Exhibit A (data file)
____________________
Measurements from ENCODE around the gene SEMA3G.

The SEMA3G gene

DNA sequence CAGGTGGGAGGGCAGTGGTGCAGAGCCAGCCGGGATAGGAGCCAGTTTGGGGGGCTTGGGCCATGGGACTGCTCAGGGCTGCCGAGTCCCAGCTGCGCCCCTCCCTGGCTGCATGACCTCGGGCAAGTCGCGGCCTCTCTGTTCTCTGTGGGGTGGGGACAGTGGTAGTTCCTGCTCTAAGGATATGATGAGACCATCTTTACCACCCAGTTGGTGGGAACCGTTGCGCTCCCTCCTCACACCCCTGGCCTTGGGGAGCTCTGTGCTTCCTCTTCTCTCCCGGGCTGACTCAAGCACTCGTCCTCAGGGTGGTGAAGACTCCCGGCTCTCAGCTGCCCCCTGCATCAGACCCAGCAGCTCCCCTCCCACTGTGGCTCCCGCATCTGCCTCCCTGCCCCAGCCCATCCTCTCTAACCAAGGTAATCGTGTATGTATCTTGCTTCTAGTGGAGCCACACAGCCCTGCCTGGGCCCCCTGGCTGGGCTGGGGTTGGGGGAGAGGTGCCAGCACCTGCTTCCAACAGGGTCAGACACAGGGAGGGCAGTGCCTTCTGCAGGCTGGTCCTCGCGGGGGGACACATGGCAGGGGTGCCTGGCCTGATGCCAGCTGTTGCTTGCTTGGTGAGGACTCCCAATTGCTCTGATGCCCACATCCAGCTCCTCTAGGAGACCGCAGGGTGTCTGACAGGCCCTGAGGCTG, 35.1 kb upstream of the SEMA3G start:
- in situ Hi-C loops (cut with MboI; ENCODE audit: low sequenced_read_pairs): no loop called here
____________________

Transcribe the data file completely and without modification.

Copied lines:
Measurements from ENCODE around the gene SEMA3G.

The SEMA3G gene

DNA sequence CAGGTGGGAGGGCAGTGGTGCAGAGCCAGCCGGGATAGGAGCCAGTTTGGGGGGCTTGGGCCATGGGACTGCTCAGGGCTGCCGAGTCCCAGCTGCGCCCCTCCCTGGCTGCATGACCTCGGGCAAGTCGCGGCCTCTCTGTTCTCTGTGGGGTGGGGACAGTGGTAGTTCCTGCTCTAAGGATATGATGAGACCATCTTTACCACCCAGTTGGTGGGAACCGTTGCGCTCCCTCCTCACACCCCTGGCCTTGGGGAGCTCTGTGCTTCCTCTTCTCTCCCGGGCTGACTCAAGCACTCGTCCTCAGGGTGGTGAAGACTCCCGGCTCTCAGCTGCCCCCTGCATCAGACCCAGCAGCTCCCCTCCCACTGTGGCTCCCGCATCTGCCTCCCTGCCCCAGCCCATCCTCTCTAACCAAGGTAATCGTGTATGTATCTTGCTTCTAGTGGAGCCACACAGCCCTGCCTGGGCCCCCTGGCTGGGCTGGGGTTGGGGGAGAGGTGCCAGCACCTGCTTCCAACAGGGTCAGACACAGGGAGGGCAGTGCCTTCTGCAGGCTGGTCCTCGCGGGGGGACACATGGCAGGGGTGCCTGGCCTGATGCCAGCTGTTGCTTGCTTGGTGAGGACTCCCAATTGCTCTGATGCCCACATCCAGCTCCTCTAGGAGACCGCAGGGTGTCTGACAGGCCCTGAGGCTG, 35.1 kb upstream of the SEMA3G start:
- in situ Hi-C loops (cut with MboI; ENCODE audit: low sequenced_read_pairs): no loop called here